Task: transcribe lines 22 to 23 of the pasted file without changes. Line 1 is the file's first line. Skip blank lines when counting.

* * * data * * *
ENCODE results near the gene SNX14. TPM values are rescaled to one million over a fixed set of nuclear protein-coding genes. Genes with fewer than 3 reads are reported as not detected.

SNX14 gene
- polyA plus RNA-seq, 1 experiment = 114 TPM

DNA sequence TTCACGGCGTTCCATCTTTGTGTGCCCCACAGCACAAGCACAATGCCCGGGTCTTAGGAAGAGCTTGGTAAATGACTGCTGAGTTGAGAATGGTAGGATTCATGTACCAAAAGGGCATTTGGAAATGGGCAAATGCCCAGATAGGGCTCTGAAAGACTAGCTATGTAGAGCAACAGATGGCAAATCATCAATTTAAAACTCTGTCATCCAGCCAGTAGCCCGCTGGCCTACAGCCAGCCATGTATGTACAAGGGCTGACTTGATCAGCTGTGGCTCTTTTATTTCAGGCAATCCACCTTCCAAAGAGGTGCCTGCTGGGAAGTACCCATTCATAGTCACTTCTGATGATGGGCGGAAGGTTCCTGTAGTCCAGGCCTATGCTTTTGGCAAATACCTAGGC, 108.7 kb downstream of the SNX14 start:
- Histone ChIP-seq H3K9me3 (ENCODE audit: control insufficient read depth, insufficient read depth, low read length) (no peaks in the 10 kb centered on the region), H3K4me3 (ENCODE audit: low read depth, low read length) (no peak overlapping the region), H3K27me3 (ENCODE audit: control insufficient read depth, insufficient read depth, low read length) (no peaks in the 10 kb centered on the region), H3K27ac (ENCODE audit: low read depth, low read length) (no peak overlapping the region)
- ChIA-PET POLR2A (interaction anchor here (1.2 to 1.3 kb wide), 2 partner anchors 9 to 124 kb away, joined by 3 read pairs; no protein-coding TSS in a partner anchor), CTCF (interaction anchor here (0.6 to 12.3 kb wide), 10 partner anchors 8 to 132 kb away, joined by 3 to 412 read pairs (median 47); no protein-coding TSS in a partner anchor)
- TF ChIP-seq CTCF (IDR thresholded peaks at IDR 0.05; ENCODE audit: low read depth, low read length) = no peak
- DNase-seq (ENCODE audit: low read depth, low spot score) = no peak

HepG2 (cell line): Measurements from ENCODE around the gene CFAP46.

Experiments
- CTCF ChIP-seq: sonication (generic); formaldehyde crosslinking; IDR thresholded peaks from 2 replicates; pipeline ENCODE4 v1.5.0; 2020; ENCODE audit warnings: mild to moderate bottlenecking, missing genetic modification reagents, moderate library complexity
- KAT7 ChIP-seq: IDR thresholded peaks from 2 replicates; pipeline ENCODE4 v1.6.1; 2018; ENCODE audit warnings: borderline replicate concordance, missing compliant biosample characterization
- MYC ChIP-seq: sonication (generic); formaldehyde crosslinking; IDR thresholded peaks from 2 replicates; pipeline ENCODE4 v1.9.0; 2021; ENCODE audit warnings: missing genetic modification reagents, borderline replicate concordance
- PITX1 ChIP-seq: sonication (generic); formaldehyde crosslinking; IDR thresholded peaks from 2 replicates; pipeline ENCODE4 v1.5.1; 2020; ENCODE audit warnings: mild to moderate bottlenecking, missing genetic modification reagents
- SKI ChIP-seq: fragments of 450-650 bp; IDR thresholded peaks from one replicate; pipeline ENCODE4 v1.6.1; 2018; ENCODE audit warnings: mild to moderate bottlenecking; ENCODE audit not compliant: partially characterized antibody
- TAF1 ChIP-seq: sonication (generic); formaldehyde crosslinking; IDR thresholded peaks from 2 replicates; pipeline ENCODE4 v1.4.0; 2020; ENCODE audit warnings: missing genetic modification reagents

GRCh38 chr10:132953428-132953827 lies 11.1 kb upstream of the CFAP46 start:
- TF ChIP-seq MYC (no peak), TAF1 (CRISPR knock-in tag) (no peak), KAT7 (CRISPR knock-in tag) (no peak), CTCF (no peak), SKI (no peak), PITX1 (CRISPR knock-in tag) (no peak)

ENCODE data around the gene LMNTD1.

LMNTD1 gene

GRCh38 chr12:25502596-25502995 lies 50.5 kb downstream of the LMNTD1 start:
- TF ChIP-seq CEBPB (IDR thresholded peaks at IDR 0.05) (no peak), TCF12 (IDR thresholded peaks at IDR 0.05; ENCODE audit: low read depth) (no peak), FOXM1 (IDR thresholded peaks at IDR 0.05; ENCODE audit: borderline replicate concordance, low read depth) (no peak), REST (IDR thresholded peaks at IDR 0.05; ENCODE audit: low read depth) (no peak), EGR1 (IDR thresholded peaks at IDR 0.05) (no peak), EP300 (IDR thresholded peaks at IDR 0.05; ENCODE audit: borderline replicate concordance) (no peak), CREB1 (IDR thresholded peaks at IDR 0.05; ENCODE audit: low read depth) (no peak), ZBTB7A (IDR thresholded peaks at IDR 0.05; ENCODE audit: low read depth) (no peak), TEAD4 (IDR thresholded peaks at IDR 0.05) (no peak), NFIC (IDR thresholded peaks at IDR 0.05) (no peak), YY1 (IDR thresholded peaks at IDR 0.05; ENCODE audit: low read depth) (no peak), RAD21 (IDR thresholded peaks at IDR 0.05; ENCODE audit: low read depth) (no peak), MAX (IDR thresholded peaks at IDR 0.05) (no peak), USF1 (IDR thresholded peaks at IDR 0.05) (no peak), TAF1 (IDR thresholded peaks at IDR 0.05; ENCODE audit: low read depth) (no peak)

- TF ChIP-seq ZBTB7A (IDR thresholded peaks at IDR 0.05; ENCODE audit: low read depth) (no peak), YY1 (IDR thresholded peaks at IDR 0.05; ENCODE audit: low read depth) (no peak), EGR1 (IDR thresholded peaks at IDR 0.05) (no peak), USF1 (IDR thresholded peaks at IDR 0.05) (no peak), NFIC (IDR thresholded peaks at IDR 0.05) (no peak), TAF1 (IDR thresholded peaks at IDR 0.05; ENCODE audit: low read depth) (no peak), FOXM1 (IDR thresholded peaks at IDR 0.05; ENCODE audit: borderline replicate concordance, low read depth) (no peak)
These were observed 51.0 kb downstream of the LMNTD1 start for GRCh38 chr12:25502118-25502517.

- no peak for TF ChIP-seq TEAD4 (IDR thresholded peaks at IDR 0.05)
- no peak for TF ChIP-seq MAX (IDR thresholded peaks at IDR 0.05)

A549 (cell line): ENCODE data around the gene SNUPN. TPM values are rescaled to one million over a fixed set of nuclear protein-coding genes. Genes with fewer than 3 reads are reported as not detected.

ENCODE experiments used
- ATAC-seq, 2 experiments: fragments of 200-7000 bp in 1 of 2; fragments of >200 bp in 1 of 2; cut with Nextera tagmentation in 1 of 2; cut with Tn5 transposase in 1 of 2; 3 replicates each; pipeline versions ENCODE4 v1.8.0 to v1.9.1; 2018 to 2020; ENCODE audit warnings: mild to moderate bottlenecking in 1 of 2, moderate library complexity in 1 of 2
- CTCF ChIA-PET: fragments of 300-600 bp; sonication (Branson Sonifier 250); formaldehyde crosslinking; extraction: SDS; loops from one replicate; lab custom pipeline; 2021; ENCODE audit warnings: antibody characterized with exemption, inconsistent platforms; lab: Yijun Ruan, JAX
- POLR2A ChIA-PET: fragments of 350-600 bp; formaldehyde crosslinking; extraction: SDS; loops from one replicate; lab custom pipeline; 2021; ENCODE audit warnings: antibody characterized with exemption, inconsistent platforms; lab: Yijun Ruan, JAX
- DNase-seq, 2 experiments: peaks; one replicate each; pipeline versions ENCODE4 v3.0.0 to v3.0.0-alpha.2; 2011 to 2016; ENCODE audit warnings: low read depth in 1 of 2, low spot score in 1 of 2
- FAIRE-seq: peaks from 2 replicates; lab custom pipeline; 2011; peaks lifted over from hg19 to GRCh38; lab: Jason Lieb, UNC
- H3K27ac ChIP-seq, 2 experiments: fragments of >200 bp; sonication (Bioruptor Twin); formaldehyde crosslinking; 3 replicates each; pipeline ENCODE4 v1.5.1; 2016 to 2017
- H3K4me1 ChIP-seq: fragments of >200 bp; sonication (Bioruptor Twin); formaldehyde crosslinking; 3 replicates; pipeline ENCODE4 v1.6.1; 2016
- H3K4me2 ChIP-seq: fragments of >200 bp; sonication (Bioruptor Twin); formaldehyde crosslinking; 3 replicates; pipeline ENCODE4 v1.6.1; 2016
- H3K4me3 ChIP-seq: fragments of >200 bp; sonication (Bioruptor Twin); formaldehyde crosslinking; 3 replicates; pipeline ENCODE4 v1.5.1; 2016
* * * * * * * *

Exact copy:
- TF ChIP-seq CEBPB (IDR thresholded peaks at IDR 0.05) (no peak), TCF12 (IDR thresholded peaks at IDR 0.05; ENCODE audit: low read depth) (no peak), FOXM1 (IDR thresholded peaks at IDR 0.05; ENCODE audit: borderline replicate concordance, low read depth) (no peak), REST (IDR thresholded peaks at IDR 0.05; ENCODE audit: low read depth) (no peak), EGR1 (IDR thresholded peaks at IDR 0.05) (no peak), EP300 (IDR thresholded peaks at IDR 0.05; ENCODE audit: borderline replicate concordance) (no peak), CREB1 (IDR thresholded peaks at IDR 0.05; ENCODE audit: low read depth) (no peak), ZBTB7A (IDR thresholded peaks at IDR 0.05; ENCODE audit: low read depth) (no peak), TEAD4 (IDR thresholded peaks at IDR 0.05) (no peak), NFIC (IDR thresholded peaks at IDR 0.05) (no peak), YY1 (IDR thresholded peaks at IDR 0.05; ENCODE audit: low read depth) (no peak), RAD21 (IDR thresholded peaks at IDR 0.05; ENCODE audit: low read depth) (no peak), MAX (IDR thresholded peaks at IDR 0.05) (no peak), USF1 (IDR thresholded peaks at IDR 0.05) (no peak), TAF1 (IDR thresholded peaks at IDR 0.05; ENCODE audit: low read depth) (no peak)

- TF ChIP-seq ZBTB7A (IDR thresholded peaks at IDR 0.05; ENCODE audit: low read depth) (no peak), YY1 (IDR thresholded peaks at IDR 0.05; ENCODE audit: low read depth) (no peak), EGR1 (IDR thresholded peaks at IDR 0.05) (no peak), USF1 (IDR thresholded peaks at IDR 0.05) (no peak), NFIC (IDR thresholded peaks at IDR 0.05) (no peak), TAF1 (IDR thresholded peaks at IDR 0.05; ENCODE audit: low read depth) (no peak), FOXM1 (IDR thresholded peaks at IDR 0.05; ENCODE audit: borderline replicate concordance, low read depth) (no peak)